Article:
A reform of city laws to clarify existing rules and expand the opportunities for food growing and livestock rearing within municipal limits.
The Urban Agriculture Ordinance is a flexible and extensive reform process leading to the adoption of the Urban Agriculture Ordinance, which creates three sub-categories of urban agriculture: indoor, outdoor and rooftop production. Zoning can also be changed flexibly to permit temporary uses, to encourage the productive use of space that might otherwise sit vacant for a period of time.
In 2011 the City of Chicago began development of an Urban Agriculture Ordinance, in order to clarify existing rules and expand the opportunities for food-growing and livestock rearing within the municipal limits. As Brad Roback, City Planner explained:
"We were approached by some folks in 2011 wanting to utilize city land to grow food, and so we established an ad hoc working group to review the Public Health Code and the Zoning Code to work out what was allowed. And we found that there wasn’t much in the Municipal Code. There were rules – which still exist – that prohibited the raising of ‘large’ animals in the City on public health grounds. Goats, chickens – they’re not really addressed as such – so they’re sort of allowed by not being [expressly] disallowed. There’s no prohibition on keeping these animals as pets, but the issue arises if they’re keeping them commercially.
So in 2011 we dealt with the urban agriculture issue only by looking at plants, and two different animals, namely fish and bees, because that’s where the interest was at the time. There were some entities that wanted to buy or lease city-owned property to set up aquaponics facilities, or keep bees, and we had no way of approving that."
The City of Chicago went through a year-long process of consultation with the Advocates for Urban Agriculture in Chicago, a ‘loose association of 2-300 people involved in growing food’, as well as Growing Power and the Chicago Food Policy Advisory Council.
The City has flexibility to change zoning classifications, e.g. from residential to commercial, on a temporary basis to allow for urban farming to take place in particular areas, such as Perry St in Englewood. What we’re doing is viewing urban ag as a productive system of open space land management. Even though these sites may be controlled and operated by private entities, people can still go there, and farm, and be active, and learn about fresh food. Eventually Perry St will all become parkland, and whether the existing farm stays will be up to the community."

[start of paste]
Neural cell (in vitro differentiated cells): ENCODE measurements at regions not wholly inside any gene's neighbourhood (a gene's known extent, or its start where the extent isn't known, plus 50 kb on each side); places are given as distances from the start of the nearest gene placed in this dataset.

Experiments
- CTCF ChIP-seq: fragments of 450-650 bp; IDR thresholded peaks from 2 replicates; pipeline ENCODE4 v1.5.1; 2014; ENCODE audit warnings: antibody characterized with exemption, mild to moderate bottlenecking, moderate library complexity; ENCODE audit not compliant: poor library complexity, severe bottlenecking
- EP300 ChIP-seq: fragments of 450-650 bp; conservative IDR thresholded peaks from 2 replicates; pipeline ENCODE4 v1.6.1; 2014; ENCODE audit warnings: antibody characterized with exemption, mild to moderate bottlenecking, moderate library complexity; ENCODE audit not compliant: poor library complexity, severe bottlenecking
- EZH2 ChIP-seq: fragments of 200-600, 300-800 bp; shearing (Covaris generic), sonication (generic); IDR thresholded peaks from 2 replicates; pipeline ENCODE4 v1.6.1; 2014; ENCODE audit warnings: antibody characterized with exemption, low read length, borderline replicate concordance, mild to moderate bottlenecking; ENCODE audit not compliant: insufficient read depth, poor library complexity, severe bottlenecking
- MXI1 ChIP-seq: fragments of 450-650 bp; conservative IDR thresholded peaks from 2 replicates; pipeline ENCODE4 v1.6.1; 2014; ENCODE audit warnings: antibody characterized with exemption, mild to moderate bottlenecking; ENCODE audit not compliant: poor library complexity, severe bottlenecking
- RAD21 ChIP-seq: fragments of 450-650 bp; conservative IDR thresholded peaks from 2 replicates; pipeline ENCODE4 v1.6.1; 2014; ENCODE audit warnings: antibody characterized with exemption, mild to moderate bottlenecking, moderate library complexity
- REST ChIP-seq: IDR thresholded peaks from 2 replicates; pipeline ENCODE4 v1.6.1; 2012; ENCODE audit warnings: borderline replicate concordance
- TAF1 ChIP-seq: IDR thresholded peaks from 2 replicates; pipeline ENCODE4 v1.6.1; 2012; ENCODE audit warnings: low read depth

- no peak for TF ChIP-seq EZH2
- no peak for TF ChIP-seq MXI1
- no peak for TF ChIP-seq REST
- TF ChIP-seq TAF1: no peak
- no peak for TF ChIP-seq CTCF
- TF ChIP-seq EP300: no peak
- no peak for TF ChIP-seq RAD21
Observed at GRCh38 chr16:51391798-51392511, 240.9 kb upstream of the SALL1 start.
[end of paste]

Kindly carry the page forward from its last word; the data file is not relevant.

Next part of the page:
The cost of drafting the Urban Agriculture Ordinance was largely the staff time required from within the City of Chicago. One significant financial element is the cost of remediation of previously used and often contaminated land. Since this frequently involves the removal of rubble from previously erected buildings, capping the site with a clay barrier to seal contaminants, and then trucking in cost soil, the costs can be as much as $200,000 per acre. This is borne through budgetary allocations made by the City of Chicago.
The Ordinance has created certainty for urban farmers, businesses and enterprises to take out leases on land, secure funding, make infrastructure investments, and commence operations. It has sent a strong signal that the commercial growing of food in many designated zones through the city is both permitted and encouraged. While it is too early to properly assess the full impacts, the expectation is that urban agriculture will serve as a significant component of urban renewal and regeneration in areas currently experiencing high poverty and crime, such as Englewood.
In terms of the process, Brad commented:
We had to strike a balance between property owners and practitioners and advocates. The Ordinance that got passed was much better for this process."
A barrier to further implementation is the high cost of site remediation and the limited funds the city has for this process. Alternative production systems (e.g. raised beds) can partially overcome this barrier.
Chicago is one of a number of cities across the US midwest and beyond that are responding to community demand for increased certainty and security of tenure regarding access to land for food growing purposes. The participatory engagement processes that led to the adoption of the Urban Agricultural Ordinance meant that important sections of the community were well engaged with and informed about the process and its implications. This has given the Ordinance an enhanced level of visibility and legitimacy.